Kaieteur News – The President should have a serious chat with his Minister of Education. It is unacceptable for students to be housed under tents, when there are far better alternatives available.
It matters not whether the school, its Parent Teachers Association and/or the students recommended and/or agreed to a tent solution. The APNU+AFC is correct in asserting that having students accommodated in such circumstances constitutes a violation of their rights. Such conditions are inhumane and impair their right to secure an education as provided for in the United Nations Convention on the Rights of the Child.
Guyana is not Mongolia where, in order to cater for the nomadic communities, tents are erected as classrooms, and the location of schools change every 45 days.
The problem of overcrowding is an administrative problem. The Ministry of Education should have had records of the level of accommodation at each school, and thus when making school placements should have catered for the capacity of each school. The responsibility for this problem rests at the feet of the education authorities.
Each year, the Ministry of Education spends billions of dollars in constructing schools. Private schools are also being established along the coast and this is absorbing a significant number of students. How then it is that there is this problem where some schools do not have a full intake and others are overcrowded?
This is an administrative problem which should be fixed. It is not going to be fixed by erecting tents and inconveniencing students. Fix the school placement system and the problem will be solved. There should be by now more places in schools than students. If this is not happening, especially in light of the spread of private schools, then this is another area in which the education system is failing our students.
The overcrowding problem may be associated with parents wanting select schools for their children. There used to be a time when many parents would be desperate for their children to attend Stella Maris Primary School or St. Margaret’s Primary School. It is surprising how many parents changed their addresses so as to allow their children to fall within the catchment for eligibility to these favoured schools.
A few months ago, the St. George’s School in the heart of Georgetown was razed by fire. The parents were called in and their students reassigned to other schools. One parent complained that she was from Cummings Lodge and now will be inconvenienced in having to relocate her child to another school. But prior to the fire, her child was attending a school which was miles away from where she lived.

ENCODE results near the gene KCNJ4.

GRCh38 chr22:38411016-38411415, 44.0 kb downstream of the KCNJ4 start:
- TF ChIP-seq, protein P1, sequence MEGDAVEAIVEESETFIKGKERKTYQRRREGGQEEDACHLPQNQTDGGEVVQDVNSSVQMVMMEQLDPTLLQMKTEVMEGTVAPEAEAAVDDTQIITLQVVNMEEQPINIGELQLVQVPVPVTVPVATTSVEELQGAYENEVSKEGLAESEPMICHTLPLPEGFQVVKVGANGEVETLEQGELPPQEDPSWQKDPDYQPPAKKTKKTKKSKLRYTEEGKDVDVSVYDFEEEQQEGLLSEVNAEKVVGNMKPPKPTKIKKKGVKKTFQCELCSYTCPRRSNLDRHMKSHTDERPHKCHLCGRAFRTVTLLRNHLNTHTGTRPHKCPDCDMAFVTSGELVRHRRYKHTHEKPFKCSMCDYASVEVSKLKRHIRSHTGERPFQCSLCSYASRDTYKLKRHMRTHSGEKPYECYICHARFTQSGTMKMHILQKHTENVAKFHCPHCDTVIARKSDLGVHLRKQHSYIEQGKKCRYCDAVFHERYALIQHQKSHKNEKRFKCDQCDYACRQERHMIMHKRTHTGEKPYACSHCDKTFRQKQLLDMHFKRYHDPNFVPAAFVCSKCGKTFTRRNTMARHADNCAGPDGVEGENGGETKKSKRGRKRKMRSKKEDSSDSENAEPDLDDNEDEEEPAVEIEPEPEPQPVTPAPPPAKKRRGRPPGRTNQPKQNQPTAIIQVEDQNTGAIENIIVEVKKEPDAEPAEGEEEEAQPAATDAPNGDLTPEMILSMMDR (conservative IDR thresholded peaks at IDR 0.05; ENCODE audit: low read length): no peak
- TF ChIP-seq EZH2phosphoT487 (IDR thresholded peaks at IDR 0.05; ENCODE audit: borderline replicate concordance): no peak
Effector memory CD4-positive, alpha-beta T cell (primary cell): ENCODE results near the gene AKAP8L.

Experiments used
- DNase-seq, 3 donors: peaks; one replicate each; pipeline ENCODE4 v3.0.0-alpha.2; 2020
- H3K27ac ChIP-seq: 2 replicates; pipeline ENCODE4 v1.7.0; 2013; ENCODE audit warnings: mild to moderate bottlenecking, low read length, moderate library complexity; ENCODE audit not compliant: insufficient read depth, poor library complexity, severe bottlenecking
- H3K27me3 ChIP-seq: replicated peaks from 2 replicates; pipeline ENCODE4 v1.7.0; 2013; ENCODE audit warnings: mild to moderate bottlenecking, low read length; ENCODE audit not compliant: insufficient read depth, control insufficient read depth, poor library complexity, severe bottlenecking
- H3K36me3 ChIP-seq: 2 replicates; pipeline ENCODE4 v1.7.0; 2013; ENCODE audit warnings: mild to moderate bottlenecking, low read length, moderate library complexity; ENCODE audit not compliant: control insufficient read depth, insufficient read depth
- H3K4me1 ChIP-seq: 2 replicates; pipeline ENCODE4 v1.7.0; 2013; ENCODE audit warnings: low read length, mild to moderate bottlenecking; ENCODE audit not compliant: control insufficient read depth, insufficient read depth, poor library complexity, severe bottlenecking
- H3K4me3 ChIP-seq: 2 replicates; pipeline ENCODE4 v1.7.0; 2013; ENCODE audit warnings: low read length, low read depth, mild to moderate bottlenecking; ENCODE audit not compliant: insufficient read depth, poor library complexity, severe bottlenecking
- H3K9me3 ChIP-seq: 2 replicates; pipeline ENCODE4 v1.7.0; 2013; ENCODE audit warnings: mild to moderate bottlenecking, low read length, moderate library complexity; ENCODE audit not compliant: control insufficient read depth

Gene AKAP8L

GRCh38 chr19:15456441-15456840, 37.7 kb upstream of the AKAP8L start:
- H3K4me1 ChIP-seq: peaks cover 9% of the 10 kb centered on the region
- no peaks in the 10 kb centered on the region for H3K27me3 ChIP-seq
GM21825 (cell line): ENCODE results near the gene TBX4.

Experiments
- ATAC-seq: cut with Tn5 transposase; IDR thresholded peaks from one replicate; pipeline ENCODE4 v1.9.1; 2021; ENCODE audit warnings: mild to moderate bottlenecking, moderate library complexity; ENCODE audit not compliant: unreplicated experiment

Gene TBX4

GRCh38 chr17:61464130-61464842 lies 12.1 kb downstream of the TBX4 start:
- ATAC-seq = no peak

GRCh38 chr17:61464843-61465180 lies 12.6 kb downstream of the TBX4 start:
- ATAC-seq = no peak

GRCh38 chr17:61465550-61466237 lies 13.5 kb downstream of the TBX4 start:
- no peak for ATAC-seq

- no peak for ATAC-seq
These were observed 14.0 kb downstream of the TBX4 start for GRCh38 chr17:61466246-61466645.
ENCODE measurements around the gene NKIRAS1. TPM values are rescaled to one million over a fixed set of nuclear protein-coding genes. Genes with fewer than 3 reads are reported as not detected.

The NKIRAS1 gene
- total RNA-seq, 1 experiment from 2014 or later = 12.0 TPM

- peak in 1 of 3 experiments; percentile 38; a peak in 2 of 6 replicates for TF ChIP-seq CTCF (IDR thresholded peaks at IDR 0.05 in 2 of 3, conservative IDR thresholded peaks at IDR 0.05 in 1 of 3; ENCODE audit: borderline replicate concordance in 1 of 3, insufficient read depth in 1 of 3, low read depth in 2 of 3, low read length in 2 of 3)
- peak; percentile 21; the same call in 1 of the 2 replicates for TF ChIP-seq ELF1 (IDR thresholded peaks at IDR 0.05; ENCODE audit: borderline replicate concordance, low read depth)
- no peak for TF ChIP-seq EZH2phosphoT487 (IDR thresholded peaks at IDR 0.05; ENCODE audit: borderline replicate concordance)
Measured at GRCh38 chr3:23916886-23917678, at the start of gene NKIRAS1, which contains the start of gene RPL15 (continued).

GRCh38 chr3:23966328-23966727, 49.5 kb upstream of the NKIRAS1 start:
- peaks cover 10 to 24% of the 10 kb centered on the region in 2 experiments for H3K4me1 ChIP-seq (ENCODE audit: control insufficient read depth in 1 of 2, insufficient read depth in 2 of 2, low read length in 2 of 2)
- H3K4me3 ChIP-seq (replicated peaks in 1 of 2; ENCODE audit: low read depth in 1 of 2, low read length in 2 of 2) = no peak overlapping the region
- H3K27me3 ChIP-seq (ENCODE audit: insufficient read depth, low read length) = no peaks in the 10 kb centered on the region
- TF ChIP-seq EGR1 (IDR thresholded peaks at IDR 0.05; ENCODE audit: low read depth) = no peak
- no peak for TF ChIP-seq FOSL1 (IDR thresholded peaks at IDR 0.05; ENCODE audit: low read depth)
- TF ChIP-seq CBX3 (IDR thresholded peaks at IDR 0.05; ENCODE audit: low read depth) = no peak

The Ministry’s attempt to fix the problem is not by re-organising the school placement system. Its response is to expand schools. The Ministry says that this is to cater for the increase in the number of students writing examinations. But are the numbers increasing enough to justify the expansion policy?
This data does not support this policy. The nursery school population is projected to remain about the same by 2025. And in terms of enrollment, there is only likely to be about 1,000 more nursery school children in 2025 than there are today. Primary enrollment is projected to increase by five percent but accommodation has to be made for the fact that an increase in private primary school enrollment may ensure about the same level of enrollment in public schools in 2025 as it is today. And secondary school enrollment is actually projected to decline by 2025.
Yet, Queen’s College is throwing in an extra wing to cater for a large student intake. Does this solve the problem or is Queen’s College being assigned too many students? There are cut off marks for placement at that school. Why not raise the qualification criteria for entry into that school by a few marks and thereby reduce the actual intake?
It can hardly therefore be that the problem with overcrowding of schools is a fast increasing school population. The fact that this overcrowding presently is isolated, suggests that it is a management problem.
The Ministry’s Education Sector Plan 2021-2025 appears to lay the blame at poor classroom management by teacher. The Plan claims that there appears to be a lack of knowledge about classroom management since teachers complain about overcrowded classrooms and not being able to cater to the diverse learning needs of diverse students in a given class. But is the problem at the level of the classroom or is it at the level of school placements?
The President made some lofty promises about education at the United Nations. This whole tent affair suggests that unless he remedies the problems at the level of the Ministry of Education, his plans will flounder.
(The views expressed in this article are those of the author and do not necessarily reflect the opinions of this newspaper.)
Exxon has to put up a sign board across the Demerara Harbour Bridge to tell Guyanese what % of revenue we are getting from the Stabroek Block!
Dec 06, 20222022 Diamond Mineral Water Festival… Kaieteur News – The 2022 edition of the Guyana Hockey Board (GHB) Diamond Mineral Water Hockey Festival came to an exciting finish on Sunday evening at...
Dec 06, 2022
Dec 06, 2022
Dec 06, 2022
Dec 05, 2022
Dec 05, 2022
Kaieteur News – I can’t publish names but you know the number of people, some well known that have spoken harshly... more
By Sir Ronald Sanders Kaieteur News – (The writer is Antigua and Barbuda’s Ambassador to the United States of America... more
Freedom of speech is our core value at Kaieteur News. If the letter/e-mail you sent was not published, and you believe that its contents were not libellous, let us know, please contact us by phone or email.
Feel free to send us your comments and/or criticisms.
Contact: 624-6456; 225-8452; 225-8458; 225-8463; 225-8465; 225-8473 or 225-8491.
Or by Email: [email protected] / [email protected]